In order for encapsulated-element retroreflective sheetings to provide desired performance it is important the cover film remain firmly bonded to the remaining portions of the sheeting in order to maintain the desired encapsulated, i.e., sealed, structure. Further, the components of the sheeting should be sufficiently durable and remain stable so as to maintain (1) desired arrangement to provide the optical functionality necessary for retroreflection, e.g., the desired air-interface, and (2) structural integrity. Many steps can be taken to achieve such durability. For instance, U.S. Pat. No. 4,637,950 (Bergeson et al.) discloses a cover film for encapsulated-element retroreflective sheetings which provides increased resistance to delamination. The aforementioned U.S. Pat. No. 4,025,159 discloses another technique for achieving increased delamination resistance in encapsulated-element retroreflective sheetings by strengthening the bond of the cover or sealing film thereto.
Because of the high visibility which retroreflective products such as sheetings can provide, they are commonly applied to many items for purposes of communication, e.g., road signs bearing information for travelers, and safety, e.g., traffic cones, clothing, life rafts, etc. In some instances, such applications may expose the sheetings to conditions or agents which may cause degradation of the sheeting, thereby impairing or even destroying, the retroreflective performance of the sheeting. For instance, sheetings used in outdoor applications should be resistant to exposure to ultraviolet radiation and moisture.
One common and demanding application of retroreflective sheetings is on construction zone markers and traffic delineators, e.g., traffic cones, barriers, etc. Such articles are typically subject to rough treatment and exposure to varied, often extreme, environmental conditions. In such applications, the articles or substrates to which the sheetings are mounted may present another risk to the retroreflective performance of the sheeting. Traffic cones, for instance, are typically made so as to be very flexible. Commonly they may be made of such materials as polyvinyl chloride which is highly plasticized in order to achieve high flexibility and impact resistance. Furthermore, in order to provide high conspicuity, traffic cones may be colored, such as with pigments or dyes, with very bright, conspicuous colors, e.g., blaze or fluorescent orange.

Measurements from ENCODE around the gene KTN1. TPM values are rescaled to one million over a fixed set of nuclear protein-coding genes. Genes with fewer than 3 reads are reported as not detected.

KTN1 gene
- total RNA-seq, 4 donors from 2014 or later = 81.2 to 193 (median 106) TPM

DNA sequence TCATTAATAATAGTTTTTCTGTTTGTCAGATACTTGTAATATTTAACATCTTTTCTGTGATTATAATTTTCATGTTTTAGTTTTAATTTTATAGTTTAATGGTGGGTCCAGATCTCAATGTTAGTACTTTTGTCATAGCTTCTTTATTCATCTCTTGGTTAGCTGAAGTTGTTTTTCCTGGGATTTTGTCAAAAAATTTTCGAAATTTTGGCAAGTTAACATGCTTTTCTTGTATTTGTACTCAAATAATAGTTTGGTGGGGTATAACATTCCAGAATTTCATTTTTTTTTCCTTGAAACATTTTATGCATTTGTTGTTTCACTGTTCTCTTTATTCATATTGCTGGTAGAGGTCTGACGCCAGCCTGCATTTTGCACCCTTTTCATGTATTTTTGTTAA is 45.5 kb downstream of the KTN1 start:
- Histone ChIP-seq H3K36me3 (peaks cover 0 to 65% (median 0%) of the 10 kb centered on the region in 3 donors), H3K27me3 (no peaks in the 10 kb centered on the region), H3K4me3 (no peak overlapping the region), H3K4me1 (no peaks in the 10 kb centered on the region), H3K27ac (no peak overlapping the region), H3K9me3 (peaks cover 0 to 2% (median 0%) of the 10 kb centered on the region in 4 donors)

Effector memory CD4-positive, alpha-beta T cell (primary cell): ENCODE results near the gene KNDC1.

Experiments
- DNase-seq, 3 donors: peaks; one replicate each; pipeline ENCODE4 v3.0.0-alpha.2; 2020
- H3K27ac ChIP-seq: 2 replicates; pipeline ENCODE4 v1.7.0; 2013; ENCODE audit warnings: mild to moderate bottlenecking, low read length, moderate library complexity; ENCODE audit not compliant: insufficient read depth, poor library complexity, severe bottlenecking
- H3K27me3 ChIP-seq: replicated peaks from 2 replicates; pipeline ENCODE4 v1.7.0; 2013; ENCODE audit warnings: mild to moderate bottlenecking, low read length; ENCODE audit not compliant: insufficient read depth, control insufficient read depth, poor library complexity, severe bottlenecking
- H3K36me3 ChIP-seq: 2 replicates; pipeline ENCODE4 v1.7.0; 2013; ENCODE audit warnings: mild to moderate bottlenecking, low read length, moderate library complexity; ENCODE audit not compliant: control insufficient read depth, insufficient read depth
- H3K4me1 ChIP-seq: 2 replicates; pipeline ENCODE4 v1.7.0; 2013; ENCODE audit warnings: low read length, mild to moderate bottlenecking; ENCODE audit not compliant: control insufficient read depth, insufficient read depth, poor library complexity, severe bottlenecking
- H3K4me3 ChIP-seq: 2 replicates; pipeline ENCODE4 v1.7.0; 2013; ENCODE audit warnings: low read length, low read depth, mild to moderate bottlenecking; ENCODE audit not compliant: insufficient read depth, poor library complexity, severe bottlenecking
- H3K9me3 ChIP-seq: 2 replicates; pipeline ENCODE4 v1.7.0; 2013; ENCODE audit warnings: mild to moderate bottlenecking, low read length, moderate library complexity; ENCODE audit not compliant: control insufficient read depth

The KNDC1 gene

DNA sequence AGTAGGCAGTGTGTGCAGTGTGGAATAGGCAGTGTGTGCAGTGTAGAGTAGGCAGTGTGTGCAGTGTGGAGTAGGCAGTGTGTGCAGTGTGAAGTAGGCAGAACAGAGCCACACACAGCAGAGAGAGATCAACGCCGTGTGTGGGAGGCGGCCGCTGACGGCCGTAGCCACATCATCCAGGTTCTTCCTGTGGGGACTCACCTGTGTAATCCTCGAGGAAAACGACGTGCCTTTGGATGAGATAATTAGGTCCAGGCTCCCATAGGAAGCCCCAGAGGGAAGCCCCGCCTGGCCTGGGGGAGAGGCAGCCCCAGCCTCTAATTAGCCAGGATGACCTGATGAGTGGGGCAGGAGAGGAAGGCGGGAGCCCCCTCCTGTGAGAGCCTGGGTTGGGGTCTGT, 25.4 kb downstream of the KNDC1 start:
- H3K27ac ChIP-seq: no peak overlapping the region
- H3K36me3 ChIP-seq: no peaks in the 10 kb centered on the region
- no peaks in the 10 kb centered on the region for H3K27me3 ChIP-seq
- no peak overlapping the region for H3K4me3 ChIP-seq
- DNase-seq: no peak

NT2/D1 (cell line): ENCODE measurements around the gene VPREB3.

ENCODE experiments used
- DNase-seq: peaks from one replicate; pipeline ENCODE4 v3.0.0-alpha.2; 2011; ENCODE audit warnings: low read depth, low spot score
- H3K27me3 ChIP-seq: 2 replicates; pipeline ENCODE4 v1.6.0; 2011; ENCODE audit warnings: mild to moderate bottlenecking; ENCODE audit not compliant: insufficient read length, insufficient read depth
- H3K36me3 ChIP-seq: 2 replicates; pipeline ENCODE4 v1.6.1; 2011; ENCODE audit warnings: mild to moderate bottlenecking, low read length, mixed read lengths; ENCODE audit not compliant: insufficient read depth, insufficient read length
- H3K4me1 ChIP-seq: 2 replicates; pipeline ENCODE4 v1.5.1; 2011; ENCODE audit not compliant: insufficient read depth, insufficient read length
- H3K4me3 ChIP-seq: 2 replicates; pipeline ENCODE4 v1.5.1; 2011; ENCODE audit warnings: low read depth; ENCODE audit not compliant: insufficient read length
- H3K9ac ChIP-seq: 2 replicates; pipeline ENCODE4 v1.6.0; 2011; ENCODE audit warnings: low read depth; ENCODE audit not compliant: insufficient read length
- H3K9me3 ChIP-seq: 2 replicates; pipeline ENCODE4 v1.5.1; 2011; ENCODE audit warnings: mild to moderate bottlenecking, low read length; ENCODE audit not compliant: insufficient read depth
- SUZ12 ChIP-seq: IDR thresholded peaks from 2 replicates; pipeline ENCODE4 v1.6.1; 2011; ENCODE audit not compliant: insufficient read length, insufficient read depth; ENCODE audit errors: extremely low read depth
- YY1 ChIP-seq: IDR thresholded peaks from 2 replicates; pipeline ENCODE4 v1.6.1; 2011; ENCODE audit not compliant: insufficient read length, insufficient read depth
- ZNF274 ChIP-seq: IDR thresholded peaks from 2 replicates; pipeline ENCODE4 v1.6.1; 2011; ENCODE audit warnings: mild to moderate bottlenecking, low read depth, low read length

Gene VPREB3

In order to be used on such articles, retroreflective sheetings should be impact resistant and flexible; accordingly, cover films, binder materials, etc., are typically selected to exhibit the desired properties such as abrasion resistance, flexibility, and resistance to degradation by exposure to ultraviolet radiation ("UV"). Another risk, however, is that agents within the substrate article such as plasticizers, will tend to migrate from the substrate into the sheeting, commonly also causing pigments or other agents in the substrate to penetrate the sheeting as well.